The Freedom Agenda
The insidious legacy of WorstPresidentEver's damnable invasion of Iraq is that other despots around the world can use that as an example of why they must maintain their rule:
DAMASCUS, Syria -- Horror at the bloodshed accompanying the U.S. effort to bring democracy to Iraq has accomplished what human rights activists, analysts and others say Syrian President Bashar al-Assad had been unable to do by himself: silence public demands for democratic reforms here.
The idea of the government as a bulwark of stability and security has long been the watchword of Syrian bureaucrats and village elders. But since Iraq's descent into sectarian and ethnic war -- and after Israel's war with Hezbollah in Lebanon, on the other side of Syria -- even Syrian activists concede that the country's feeble rights movement is moribund.
Advocates of democracy are equated now with supporters of America, even "traitors," said Maan Abdul Salam, 36, a Damascus publisher who has coordinated conferences on women's rights and similar topics.
"Now, talking about democracy and freedom has become very difficult and sensitive," Salam said. "The people are not believing these thoughts anymore. When the U.S. came to Iraq, it came in the name of democracy and freedom. But all we see are bodies, bodies, bodies."
Ordinary people in Syria are hunkering down, and probably rightly so, said Omar Amiralay, a well-known Syrian filmmaker whose documentaries are quietly critical of Assad's one-family rule.
"If democracy brings such chaos in the region, and especially the destruction of society, as it did in Iraq and in Lebanon, it's absolutely normal, and I think it's absolutely a wise position from the people to be afraid to imagine how it would be in Syria," Amiralay said. "I think that people at the end said, 'Well, it is better to keep this government. We know them, and we don't want to go to this civil war, and to live this apocalyptic image of change, with civil war and sectarianism and blood.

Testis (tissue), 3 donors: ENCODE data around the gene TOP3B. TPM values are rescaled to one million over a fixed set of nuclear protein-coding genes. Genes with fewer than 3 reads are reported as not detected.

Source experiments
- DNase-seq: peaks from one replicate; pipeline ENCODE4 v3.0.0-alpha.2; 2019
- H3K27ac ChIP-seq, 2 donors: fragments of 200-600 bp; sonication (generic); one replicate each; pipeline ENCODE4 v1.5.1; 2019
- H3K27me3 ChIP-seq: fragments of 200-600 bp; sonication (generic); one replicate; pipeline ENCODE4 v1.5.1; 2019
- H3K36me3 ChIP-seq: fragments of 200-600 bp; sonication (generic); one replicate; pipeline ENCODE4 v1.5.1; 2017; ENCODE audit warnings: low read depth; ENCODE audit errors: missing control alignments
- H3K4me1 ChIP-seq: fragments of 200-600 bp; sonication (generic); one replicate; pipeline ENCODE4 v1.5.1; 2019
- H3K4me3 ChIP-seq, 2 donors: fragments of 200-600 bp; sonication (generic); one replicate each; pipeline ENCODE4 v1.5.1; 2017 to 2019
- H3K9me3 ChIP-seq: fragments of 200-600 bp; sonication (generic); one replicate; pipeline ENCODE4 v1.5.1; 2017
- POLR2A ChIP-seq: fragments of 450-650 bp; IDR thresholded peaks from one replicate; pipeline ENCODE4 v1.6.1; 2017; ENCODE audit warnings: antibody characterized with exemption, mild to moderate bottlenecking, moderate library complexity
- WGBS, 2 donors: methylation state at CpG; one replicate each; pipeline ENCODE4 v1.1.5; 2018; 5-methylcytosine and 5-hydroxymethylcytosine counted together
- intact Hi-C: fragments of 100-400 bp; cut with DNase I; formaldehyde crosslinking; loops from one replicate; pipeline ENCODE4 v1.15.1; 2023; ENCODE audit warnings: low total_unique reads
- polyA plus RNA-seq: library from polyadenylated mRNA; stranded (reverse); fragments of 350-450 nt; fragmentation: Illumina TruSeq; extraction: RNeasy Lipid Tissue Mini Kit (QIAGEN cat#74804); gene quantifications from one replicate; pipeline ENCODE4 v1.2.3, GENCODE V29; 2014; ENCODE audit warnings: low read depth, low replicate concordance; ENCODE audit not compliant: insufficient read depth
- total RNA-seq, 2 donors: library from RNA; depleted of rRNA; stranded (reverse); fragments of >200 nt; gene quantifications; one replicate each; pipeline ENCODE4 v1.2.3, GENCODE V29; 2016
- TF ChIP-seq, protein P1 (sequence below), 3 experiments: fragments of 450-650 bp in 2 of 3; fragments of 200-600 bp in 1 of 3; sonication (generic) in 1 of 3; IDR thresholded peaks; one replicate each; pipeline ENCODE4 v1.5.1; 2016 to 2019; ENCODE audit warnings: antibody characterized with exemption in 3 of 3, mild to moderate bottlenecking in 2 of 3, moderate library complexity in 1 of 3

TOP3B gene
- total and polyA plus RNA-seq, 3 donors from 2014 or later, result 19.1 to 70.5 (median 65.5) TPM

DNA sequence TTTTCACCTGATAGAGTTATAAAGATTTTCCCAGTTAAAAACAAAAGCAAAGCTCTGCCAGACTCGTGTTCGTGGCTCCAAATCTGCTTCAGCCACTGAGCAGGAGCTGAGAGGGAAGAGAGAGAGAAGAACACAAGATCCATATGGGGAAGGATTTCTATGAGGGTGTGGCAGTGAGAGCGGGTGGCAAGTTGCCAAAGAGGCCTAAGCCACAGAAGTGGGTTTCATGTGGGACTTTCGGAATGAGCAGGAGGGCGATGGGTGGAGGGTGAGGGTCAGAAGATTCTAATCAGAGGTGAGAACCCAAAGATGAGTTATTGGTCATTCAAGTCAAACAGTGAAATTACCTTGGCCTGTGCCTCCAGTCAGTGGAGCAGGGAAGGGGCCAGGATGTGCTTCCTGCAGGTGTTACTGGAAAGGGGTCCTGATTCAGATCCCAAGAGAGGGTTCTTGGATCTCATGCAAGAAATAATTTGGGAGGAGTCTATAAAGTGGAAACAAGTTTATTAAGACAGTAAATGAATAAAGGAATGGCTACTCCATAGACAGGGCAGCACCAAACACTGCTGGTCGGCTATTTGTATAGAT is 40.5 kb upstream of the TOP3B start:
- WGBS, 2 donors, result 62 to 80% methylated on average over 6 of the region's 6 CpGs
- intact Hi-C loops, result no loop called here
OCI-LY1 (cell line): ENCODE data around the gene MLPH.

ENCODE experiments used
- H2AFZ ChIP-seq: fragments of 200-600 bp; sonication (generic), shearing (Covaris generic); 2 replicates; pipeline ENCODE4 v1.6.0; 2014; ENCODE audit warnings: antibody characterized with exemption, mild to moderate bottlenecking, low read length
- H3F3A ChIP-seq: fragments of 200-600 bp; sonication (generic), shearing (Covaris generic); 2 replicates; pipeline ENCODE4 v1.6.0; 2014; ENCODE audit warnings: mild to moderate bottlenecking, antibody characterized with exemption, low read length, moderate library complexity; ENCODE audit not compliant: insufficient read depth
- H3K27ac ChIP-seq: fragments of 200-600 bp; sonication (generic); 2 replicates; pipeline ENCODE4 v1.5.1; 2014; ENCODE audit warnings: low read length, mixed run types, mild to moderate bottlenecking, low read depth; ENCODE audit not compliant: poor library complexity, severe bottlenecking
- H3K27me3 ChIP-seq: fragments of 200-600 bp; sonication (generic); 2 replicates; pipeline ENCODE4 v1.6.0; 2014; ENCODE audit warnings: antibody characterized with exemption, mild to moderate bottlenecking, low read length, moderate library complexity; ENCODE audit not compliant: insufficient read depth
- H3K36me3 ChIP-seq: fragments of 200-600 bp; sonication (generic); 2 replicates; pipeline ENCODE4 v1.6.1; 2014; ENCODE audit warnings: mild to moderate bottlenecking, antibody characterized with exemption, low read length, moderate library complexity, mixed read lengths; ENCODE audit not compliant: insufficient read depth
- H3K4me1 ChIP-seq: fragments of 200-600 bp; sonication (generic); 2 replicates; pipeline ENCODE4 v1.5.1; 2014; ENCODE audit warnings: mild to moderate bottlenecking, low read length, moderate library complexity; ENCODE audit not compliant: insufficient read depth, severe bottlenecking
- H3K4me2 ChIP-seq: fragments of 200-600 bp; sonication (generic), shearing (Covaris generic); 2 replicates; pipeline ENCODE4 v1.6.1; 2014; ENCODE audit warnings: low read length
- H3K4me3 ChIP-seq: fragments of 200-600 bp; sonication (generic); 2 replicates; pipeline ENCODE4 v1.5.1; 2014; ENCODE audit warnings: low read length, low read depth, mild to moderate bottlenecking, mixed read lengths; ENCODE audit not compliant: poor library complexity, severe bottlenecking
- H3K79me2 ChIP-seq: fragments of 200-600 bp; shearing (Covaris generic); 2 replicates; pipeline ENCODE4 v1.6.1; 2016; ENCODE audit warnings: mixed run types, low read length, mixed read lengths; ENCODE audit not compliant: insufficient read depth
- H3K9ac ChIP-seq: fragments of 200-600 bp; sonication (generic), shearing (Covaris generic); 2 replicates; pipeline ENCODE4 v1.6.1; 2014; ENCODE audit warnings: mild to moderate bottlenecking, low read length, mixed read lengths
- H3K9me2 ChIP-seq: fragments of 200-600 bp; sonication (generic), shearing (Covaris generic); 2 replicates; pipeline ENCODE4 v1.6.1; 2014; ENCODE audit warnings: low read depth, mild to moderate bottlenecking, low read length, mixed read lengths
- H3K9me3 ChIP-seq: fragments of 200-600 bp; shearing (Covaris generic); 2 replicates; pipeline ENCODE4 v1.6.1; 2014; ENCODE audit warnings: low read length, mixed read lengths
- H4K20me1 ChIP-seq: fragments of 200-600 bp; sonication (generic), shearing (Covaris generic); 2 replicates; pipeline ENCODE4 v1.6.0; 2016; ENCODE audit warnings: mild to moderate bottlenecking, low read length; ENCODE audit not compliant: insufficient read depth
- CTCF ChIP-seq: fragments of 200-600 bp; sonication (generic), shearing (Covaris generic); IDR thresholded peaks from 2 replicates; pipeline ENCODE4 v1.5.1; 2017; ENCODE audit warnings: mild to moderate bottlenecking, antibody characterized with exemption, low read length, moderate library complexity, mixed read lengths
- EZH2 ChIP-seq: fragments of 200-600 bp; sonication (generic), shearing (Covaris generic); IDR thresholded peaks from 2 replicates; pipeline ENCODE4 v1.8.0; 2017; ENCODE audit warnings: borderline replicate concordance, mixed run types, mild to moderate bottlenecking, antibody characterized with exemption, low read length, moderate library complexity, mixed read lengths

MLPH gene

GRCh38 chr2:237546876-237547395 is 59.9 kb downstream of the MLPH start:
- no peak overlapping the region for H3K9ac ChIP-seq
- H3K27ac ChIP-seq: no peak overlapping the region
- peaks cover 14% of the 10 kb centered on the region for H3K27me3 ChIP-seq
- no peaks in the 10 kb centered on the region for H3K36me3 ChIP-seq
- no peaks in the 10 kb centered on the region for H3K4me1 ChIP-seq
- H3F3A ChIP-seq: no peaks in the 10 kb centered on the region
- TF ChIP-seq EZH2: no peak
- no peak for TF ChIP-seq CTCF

. . .Meanwhile, Syria's people remain spectators of their government's maneuvering, free to watch it but not to speak.
They enjoy the small freedoms that their neighbors in dangerous Iraq no longer do -- such as the ability to go out after dark. This month, after breaking the daily Ramadan fast, families chugged in their cars up the steep roads of Mount Cassion to stroll, sip colas and fruit drinks and take in the view of Damascus spread out below.
Seated on a plastic chair on the road with a friend, real estate salesman Mohammed Yousif gestured toward the city. Green lights of mosques glowed among the white lights of a capital fully powered and at peace. Speaking to a foreign journalist, the 42-year-old salesman measured his words carefully, answering questions with the blandness often seen in Iraq before Hussein was toppled.
"We are talking and enjoying ourselves," Yousif said, waving the nozzle of the traditional water pipe he and his friend were using to smoke flavored tobacco. "This is our democracy. This is our freedom."
So that's it? Has Bush's awe inspiring incompetence destroyed the hope that real positive change could come about without severe consequences?
Well, not necessarily. American military interventions in foreign countries have rarely produced free democracies. The best way to spread freedom is for the people to buy it themselves.